These heirs to rich deserts poured by a deprived and slaving flesh
    Have we the inheritors of tomorrow looking on, seeing naught,
    Feeling nothing but the destitute staring back at us in the mirror,
    Seeing in our eyes things we’d not tell our closest, dearest friends.

    Democracy's body is before us, slumped over like a one-armed whore,
    Our eyes are as wide as virginity, and they, the CEOs, looking smirked,
    Satisfied of profits, cackle at the shivering, homeless, irrelevant urchins
    Under the ghostly sky slapping against the bleeding rump of the future.

    ReplyDelete
  2. I think the negative effects of religion on the world are over-rated. People don't kill for God, they kill to get rich or defend their homes.

    By justifying their evil actions as the will of an invisible cloud-being, they vindicate themselves before the rest of society.

    ReplyDelete
  3. Anonymous4:05 PM

    I agree with Paul. No truly religious person kills in anyone's name. It's an excuse for some other nefarious purpose. Usually for power.

    ReplyDelete
  4. Hi Blue Gal, best wishes for the final moments of this year, and much merriment, great joy and great cheer to see in the incoming Year

    ReplyDelete
  5. Mickey Finn2:17 AM

    Whew! You threw down, girl!

    ReplyDelete
  6. >No truly religious person kills in anyone's name

    Really? how can you say this. Religious nut cases have been killing folks in gods name since religion was invented. You can certainly say that they weren't true believers or "True Christians"(tm) but you are wrong, many of them were very devout.
    They just happened to believe in the bits of their holy scripture that you don't.

    When the bible says, "Thou Shalt not suffer a witch to live" it means one thing. You should kill withces. You may choose to ignore it because you are a reasonable and sane person. But thats YOU choosing to ignore part of YOUR holy text. More honest believers won't do so, even if it doesn't make them arseholes.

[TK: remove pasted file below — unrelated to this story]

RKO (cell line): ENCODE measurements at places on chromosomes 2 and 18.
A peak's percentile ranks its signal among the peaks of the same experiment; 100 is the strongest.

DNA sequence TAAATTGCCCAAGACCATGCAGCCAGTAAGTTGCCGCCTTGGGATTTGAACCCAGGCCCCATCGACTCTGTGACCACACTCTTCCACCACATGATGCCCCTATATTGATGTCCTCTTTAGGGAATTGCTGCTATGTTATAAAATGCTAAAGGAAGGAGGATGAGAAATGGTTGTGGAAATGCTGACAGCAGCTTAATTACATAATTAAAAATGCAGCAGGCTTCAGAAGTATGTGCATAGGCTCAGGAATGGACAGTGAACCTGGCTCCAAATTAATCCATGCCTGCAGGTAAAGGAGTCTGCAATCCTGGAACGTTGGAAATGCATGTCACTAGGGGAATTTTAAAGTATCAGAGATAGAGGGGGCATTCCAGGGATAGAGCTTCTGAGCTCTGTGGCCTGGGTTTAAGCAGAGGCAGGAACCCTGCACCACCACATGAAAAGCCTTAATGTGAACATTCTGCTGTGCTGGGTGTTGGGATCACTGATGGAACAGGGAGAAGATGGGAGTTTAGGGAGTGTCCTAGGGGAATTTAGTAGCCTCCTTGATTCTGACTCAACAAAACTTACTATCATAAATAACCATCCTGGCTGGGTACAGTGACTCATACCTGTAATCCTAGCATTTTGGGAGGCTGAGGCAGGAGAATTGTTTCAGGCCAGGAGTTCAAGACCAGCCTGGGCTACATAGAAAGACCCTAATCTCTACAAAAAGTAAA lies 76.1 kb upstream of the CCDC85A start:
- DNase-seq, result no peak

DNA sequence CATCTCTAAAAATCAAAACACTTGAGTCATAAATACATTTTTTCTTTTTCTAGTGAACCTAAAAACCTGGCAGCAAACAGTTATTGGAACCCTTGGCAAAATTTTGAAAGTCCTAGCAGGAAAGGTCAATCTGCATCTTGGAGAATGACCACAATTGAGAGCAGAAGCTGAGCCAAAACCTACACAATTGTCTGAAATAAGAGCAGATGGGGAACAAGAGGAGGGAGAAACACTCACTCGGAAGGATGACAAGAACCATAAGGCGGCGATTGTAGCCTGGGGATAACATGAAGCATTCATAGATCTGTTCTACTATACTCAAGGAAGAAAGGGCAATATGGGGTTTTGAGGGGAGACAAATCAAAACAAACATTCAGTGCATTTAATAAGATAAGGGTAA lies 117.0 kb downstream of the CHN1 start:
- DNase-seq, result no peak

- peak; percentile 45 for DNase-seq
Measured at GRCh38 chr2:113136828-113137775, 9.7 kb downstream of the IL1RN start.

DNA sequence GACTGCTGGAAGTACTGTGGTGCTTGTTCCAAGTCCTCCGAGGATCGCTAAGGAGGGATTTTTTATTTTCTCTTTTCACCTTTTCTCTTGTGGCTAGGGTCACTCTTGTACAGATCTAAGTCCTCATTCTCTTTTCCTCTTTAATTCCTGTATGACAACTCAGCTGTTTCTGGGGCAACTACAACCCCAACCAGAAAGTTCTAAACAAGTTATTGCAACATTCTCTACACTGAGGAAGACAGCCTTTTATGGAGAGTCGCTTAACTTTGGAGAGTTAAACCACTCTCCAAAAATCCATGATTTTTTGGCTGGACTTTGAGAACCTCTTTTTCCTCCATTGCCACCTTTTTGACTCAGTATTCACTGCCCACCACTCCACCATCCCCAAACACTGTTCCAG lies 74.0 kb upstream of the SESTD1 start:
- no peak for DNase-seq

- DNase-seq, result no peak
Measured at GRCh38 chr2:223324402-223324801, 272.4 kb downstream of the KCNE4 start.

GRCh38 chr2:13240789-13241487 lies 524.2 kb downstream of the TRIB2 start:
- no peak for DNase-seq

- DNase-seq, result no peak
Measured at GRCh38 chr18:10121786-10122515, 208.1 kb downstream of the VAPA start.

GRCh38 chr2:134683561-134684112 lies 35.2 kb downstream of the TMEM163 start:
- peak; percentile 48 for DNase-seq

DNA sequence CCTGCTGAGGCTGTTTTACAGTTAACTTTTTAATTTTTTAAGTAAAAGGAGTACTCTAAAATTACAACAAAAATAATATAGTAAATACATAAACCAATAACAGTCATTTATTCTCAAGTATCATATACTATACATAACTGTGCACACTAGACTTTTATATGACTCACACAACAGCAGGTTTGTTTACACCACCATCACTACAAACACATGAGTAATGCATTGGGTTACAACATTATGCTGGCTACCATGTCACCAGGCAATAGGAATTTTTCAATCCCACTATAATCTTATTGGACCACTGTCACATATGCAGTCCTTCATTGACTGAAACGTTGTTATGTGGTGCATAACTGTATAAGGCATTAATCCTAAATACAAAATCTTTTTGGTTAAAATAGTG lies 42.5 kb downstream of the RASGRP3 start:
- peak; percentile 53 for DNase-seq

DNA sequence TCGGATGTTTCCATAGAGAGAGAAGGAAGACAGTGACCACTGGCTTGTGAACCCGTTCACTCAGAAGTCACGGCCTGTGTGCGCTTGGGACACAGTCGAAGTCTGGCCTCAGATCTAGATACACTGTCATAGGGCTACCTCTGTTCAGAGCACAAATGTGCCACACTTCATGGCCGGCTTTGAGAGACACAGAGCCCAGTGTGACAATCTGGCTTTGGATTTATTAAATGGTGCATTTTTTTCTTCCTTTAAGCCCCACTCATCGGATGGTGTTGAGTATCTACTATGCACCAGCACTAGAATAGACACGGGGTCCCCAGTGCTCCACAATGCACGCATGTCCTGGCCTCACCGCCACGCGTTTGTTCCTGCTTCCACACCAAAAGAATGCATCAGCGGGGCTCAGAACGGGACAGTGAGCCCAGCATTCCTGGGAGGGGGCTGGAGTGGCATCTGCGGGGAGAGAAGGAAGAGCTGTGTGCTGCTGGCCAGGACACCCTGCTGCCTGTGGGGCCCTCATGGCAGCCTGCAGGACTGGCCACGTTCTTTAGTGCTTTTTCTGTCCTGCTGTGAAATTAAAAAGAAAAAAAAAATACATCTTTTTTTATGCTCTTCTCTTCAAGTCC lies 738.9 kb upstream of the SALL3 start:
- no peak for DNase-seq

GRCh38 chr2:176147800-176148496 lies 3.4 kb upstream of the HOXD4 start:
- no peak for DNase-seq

Liberal believers are intellectually dishonest, picking and choosing the aspects of their religion they like based on the moral values of the society they live in. Fundamentalists, although very annoying at least try to believe the whole thing.

    Atheists of course realise that if your moral values (which determine what bits of your religion to believe) come from society and not from the book itself, then why bother with the book at all.

    But to the main post. Religion and politics only ever ends in tears. Lets hope that whoever the next president is (obamaobamaobamaobama) that he uses religion as at most a window dressing and bases his policies upon fact, evidence and reason.

    ReplyDelete
  7. Anonymous10:20 PM

    Anonymous said:
    "I agree with Paul. No truly religious person kills in anyone's name"

    No true scotsman logical fallacy:

    Argument: "No Scotsman puts sugar on his porridge."
    Reply: "But my uncle Angus, who is a Scotsman, likes sugar with his porridge."
    Rebuttal: "Aye, but no true Scotsman puts sugar on his porridge."

    ReplyDelete

I really look forward to hearing what you have to say. I do moderate comments, but non-spam comments will take less than 24 hours to appear... Thanks!